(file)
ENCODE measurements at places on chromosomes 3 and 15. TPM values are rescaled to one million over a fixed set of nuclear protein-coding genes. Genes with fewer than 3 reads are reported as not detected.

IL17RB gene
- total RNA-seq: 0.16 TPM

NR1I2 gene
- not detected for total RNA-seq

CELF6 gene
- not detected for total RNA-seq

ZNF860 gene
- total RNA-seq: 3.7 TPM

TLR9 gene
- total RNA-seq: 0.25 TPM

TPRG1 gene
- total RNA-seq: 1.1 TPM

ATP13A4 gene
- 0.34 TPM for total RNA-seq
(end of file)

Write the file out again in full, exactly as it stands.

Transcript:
ENCODE measurements at places on chromosomes 3 and 15. TPM values are rescaled to one million over a fixed set of nuclear protein-coding genes. Genes with fewer than 3 reads are reported as not detected.

IL17RB gene
- total RNA-seq: 0.16 TPM

NR1I2 gene
- not detected for total RNA-seq

CELF6 gene
- not detected for total RNA-seq

ZNF860 gene
- total RNA-seq: 3.7 TPM

TLR9 gene
- total RNA-seq: 0.25 TPM

TPRG1 gene
- total RNA-seq: 1.1 TPM

ATP13A4 gene
- 0.34 TPM for total RNA-seq